Eulogizing a brook, Tennyson wrote, 'For men may come, and men may go, but I go on forever '. Same can be said of a tree, though the sense of motion is absent in this analogy.
Like that tree outside my grandmother's house, a tree sees the passing of generations, father to son, son to grandson and so on, even ages, like in the case of those long standing river-bank Banyan trees of Vrindawan where once a naughty Krishna made out with the fair bodied gopis. Yet a tree remains standing still, un -pompous, inconspicuous, fixed to its place, constantly pumping oxygen into the atmosphere.
I don’t clearly remember which tree it was, but what I remember is that it was tall and broad, climbable with big broad thick leaves which bled a white syrup on being broken. I remember it was right next to the main gate of the house and though its foliage wasn't very dense, it gave a pretty good shade.
The tree looked like a straw hat wearing china man and I loved climbing it. It had a light grey trunk and branches and leaves of different shades of yellow and green. It was very easy to climb, in fact it seemed like the tree was ready to gather one on its lap.
Every time I went to my grandmother's house, it was a ritual for me to spend almost half of the waking hours somewhere in it. I read, dreamt, wrote, even tried to sleep on it, all because there was a sense of security and calm once you climbed the tree. Sitting six feet above the ground I felt safe and secure. It was like after so many years I was being pampered by someone again, by letting me climb in their lap. In that moment the tree was like my father as I saw him in my childhood, huge, strong, serious and invincible. Someone I could run to and find a safe refuge in, in troubled times, someone who would always be there, whether rain or snow, thunder or storm, no one, nothing could stop him from being there, cradling me, protecting me.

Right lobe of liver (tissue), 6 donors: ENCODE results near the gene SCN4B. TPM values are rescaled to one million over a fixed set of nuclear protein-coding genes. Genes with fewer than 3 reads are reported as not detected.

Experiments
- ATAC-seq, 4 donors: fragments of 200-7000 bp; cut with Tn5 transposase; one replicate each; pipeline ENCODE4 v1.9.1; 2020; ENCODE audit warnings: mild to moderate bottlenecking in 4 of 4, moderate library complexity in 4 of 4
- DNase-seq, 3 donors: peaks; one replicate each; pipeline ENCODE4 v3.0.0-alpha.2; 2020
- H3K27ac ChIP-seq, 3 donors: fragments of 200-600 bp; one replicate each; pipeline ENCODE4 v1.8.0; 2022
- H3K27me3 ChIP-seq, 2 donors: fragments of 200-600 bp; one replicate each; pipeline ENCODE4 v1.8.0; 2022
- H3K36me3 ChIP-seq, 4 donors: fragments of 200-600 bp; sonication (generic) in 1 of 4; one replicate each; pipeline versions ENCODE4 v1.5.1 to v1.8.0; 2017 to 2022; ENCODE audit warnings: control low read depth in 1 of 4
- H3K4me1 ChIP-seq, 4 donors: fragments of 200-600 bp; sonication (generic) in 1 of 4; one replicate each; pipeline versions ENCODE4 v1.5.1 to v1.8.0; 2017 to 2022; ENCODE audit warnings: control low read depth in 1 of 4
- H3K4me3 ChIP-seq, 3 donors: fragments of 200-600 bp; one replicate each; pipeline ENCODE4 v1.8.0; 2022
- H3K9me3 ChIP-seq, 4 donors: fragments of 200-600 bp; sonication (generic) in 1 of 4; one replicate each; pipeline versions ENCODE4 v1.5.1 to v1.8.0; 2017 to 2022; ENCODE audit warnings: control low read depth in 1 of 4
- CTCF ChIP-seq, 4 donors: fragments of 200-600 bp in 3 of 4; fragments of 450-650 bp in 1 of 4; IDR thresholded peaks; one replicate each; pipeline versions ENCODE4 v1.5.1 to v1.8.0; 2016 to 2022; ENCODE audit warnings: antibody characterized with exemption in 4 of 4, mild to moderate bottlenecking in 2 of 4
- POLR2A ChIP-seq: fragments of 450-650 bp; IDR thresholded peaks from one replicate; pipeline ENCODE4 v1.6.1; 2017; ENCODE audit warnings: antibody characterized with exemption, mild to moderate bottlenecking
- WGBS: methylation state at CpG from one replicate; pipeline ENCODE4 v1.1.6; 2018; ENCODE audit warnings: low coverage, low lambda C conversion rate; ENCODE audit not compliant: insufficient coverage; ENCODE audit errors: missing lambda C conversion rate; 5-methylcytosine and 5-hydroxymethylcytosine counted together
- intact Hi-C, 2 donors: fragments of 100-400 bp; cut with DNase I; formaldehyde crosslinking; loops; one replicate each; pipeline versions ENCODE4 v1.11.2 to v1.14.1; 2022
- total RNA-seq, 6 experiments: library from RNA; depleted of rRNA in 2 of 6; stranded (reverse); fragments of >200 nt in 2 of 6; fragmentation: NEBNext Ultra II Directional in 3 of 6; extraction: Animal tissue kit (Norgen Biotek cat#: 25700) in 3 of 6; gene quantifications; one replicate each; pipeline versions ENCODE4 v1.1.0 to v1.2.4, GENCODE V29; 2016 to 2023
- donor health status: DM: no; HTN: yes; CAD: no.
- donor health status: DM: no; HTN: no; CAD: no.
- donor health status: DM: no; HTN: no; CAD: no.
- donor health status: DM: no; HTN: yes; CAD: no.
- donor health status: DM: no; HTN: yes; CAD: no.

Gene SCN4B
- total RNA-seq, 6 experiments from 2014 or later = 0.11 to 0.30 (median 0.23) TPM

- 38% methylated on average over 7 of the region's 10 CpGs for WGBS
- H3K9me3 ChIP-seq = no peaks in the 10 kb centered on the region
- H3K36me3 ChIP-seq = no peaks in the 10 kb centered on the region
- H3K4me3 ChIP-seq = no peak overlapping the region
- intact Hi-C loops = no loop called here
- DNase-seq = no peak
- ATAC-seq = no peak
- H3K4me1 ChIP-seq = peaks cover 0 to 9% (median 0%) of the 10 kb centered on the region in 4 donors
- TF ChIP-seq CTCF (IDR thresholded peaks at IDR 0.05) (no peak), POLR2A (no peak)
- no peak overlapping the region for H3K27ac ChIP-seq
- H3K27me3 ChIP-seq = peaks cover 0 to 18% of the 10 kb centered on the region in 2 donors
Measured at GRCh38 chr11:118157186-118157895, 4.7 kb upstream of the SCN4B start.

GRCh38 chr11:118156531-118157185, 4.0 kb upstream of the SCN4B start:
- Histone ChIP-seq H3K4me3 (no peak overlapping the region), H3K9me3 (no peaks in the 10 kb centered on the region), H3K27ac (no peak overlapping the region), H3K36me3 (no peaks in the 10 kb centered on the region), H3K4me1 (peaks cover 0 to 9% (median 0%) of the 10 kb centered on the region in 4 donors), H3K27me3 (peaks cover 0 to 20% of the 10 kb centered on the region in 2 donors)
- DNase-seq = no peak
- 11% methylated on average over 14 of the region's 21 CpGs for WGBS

Also not absent was the fact that mamma gravity was not working so much on me. I felt free in a certain way, like I was ready to take flight or something. It was sitting on that tree at my grandmother's place, that I first saw life from above the normal vision level, sitting on it, I had a generalizing vision, a vision, a perspective like that of a hawk, say, flying so many miles above the ground, seeing everything small, petty, compartmentalized, like, say, even god, sitting somewhere in the sky, above our heads, spying and eavesdropping, to find the sinners and punish them.
And then one winter, when my grandparents were renovating the house, they cut the tree down. A light grey walkway leads to the house now, with no tree there, and if you are lucky, you might still find a big broad yellow leaf in the garden next to the gate somewhere.
P.S- Please share if you like the piece.